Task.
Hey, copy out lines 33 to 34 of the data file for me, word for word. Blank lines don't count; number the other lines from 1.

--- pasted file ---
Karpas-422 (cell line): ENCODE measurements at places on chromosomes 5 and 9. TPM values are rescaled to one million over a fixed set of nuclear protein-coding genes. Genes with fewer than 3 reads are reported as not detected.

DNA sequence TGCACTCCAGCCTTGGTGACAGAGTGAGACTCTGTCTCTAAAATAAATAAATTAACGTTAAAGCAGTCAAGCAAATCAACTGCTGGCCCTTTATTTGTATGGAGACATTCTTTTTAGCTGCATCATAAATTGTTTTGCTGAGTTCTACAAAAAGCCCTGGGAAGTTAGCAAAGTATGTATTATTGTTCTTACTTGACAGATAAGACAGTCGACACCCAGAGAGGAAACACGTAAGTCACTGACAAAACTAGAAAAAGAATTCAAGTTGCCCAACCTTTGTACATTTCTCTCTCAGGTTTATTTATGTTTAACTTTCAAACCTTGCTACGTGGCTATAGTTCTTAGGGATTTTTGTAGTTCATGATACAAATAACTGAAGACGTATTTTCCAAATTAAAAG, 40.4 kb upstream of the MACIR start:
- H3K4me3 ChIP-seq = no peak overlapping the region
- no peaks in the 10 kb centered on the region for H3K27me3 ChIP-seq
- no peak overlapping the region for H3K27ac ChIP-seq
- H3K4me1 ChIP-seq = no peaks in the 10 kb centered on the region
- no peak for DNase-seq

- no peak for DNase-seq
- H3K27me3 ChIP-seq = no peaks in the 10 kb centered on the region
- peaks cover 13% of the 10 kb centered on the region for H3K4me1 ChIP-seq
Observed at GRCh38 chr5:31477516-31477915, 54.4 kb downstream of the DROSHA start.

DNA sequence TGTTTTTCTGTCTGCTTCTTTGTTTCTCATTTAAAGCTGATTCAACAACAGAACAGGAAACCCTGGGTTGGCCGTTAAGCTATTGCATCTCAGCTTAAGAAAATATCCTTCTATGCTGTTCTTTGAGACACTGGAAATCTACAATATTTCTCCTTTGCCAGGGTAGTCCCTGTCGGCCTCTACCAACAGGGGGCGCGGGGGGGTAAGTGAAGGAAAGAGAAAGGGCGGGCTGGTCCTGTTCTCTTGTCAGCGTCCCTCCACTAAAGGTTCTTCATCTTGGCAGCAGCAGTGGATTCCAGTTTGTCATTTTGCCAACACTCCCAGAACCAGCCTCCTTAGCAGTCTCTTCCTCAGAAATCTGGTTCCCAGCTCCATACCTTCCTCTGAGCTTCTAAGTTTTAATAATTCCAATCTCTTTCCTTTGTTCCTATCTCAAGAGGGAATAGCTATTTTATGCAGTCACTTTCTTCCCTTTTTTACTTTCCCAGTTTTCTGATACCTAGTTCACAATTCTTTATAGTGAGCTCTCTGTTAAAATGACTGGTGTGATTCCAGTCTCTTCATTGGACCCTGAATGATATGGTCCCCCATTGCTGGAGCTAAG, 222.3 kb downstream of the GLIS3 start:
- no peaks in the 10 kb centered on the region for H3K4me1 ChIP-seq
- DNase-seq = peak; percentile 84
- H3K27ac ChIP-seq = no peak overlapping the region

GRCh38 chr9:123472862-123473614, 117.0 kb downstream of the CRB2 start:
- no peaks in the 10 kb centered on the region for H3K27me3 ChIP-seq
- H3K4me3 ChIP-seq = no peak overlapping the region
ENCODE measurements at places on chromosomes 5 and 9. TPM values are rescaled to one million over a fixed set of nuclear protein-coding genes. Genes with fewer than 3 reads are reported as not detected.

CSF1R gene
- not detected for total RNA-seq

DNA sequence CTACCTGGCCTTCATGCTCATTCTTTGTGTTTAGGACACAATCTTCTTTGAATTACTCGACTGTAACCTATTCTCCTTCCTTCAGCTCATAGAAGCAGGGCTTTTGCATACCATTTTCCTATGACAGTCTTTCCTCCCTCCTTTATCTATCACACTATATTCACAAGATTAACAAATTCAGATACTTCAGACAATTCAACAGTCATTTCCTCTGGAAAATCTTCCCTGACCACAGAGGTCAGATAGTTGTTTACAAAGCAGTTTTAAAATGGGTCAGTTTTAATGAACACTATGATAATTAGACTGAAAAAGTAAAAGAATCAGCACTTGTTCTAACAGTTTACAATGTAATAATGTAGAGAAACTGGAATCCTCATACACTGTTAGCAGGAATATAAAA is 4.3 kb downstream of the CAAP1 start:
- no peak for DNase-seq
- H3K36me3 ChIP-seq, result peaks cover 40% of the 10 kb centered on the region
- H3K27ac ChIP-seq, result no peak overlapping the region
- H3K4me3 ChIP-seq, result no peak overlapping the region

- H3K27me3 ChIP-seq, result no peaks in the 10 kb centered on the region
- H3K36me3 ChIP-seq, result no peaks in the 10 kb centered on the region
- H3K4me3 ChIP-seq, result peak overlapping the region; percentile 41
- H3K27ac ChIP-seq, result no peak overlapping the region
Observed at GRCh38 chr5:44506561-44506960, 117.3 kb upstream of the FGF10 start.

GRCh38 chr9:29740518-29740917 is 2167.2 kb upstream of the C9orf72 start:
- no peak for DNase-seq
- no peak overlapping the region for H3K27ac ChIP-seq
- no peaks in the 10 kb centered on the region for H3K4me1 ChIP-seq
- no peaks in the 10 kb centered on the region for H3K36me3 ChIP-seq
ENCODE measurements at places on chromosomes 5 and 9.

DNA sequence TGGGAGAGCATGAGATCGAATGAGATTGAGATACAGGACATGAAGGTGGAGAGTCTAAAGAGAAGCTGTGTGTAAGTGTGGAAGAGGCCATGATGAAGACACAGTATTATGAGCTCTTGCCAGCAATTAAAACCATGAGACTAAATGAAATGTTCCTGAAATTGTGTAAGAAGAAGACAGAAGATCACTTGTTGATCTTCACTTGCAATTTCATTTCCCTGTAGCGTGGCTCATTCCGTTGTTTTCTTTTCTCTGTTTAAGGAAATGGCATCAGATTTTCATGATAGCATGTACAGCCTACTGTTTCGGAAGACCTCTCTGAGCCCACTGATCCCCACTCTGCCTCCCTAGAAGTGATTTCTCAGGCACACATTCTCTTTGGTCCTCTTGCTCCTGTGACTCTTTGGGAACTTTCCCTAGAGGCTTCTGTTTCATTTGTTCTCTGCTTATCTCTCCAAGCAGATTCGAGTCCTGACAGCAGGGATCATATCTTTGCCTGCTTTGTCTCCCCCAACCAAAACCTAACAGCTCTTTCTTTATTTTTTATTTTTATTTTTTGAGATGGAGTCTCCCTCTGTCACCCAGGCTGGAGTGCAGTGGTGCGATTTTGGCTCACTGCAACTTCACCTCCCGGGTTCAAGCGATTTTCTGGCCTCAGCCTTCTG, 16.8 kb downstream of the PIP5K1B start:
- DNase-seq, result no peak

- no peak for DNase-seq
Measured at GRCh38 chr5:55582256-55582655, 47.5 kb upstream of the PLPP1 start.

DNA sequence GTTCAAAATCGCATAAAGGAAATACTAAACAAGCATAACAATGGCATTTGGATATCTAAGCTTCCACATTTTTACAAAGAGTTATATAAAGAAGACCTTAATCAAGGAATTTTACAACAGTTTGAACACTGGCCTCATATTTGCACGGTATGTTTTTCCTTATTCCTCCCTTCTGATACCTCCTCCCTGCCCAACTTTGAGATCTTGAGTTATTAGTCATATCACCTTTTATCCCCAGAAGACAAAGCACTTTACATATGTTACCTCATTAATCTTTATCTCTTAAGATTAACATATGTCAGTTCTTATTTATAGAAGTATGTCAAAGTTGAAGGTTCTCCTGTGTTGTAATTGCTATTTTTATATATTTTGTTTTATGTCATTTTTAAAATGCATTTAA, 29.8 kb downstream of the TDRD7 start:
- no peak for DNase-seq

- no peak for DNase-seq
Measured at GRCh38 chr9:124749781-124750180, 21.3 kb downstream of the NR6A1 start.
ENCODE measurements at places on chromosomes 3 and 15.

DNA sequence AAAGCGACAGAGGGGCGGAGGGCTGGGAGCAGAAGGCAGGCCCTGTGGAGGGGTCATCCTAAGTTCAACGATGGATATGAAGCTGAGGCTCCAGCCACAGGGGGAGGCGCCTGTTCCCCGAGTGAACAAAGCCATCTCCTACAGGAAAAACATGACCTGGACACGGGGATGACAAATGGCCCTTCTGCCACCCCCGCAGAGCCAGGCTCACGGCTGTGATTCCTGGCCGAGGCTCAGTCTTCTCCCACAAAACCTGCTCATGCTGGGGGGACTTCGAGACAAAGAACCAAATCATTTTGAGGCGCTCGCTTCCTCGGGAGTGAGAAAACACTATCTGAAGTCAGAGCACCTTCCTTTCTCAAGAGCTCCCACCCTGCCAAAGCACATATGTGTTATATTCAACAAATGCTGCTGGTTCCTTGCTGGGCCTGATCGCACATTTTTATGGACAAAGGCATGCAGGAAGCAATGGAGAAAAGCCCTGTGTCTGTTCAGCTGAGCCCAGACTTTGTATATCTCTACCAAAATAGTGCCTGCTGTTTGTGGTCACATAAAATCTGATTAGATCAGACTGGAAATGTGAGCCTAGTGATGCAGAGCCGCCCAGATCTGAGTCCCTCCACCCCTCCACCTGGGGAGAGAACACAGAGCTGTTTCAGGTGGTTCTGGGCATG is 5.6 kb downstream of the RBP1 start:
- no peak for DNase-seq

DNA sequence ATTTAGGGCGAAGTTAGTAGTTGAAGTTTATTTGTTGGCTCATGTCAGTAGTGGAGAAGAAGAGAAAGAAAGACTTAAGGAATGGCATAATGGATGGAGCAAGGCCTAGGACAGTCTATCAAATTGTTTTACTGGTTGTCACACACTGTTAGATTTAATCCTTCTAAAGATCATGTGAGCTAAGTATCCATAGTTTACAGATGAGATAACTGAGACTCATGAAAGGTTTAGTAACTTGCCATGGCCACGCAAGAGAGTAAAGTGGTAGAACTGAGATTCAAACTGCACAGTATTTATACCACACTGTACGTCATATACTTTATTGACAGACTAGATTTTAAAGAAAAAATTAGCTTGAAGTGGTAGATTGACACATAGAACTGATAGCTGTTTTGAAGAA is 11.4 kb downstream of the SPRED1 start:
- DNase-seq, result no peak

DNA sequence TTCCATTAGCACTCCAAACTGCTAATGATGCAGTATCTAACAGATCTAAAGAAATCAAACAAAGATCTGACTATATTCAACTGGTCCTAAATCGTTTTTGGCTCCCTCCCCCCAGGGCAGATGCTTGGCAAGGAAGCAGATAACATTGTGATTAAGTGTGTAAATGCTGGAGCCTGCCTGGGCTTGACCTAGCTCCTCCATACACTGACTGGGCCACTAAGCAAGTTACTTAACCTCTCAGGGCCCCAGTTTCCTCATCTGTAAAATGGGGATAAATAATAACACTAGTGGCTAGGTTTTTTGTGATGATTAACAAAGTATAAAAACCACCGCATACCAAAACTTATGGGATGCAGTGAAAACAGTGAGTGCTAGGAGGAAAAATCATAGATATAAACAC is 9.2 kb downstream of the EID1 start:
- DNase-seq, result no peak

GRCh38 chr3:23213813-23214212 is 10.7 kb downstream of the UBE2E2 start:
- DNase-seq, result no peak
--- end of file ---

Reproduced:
- no peak for DNase-seq
- no peak overlapping the region for H3K27ac ChIP-seq